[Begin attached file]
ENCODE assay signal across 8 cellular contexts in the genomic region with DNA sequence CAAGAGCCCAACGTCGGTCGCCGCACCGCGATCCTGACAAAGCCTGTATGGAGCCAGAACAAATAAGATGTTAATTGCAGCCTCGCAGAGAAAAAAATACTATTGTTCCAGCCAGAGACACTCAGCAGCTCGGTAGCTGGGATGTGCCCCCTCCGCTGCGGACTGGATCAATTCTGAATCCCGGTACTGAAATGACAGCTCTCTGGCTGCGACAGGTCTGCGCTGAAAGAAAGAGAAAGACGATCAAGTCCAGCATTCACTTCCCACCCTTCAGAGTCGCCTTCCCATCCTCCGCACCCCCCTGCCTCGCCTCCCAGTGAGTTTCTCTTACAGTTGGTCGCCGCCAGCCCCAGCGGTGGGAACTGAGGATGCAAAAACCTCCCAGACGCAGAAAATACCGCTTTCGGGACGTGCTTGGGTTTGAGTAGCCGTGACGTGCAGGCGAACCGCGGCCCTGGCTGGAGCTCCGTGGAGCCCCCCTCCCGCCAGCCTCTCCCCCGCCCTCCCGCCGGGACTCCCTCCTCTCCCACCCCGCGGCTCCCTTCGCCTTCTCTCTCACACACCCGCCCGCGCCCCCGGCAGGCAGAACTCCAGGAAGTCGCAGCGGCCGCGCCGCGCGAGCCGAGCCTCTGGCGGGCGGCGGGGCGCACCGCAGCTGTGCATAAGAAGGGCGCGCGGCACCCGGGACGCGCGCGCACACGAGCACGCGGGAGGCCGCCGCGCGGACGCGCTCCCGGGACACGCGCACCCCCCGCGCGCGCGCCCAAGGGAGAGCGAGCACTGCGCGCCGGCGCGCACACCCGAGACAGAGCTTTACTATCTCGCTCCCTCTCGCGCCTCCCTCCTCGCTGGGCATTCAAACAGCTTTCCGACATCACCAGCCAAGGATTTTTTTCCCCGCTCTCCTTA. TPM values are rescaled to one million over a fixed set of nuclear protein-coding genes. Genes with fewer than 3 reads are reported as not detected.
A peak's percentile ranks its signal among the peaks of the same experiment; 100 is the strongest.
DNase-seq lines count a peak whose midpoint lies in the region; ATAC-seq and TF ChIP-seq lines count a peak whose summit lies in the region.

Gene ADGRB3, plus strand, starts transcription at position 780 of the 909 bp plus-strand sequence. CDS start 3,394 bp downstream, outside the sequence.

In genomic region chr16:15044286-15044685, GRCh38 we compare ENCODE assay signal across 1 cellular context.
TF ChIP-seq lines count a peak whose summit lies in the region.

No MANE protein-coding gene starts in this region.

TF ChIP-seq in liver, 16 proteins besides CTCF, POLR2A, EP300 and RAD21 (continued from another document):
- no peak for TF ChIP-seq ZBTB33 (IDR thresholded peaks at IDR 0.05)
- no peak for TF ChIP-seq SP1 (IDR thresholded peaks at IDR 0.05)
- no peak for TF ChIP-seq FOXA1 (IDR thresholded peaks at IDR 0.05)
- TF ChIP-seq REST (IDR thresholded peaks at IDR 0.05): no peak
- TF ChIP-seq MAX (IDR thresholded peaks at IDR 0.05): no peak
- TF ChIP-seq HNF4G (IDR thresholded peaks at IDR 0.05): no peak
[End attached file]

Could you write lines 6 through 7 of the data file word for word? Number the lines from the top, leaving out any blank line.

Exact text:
TF ChIP-seq lines count a peak whose summit lies in the region.

No MANE protein-coding gene starts in this region.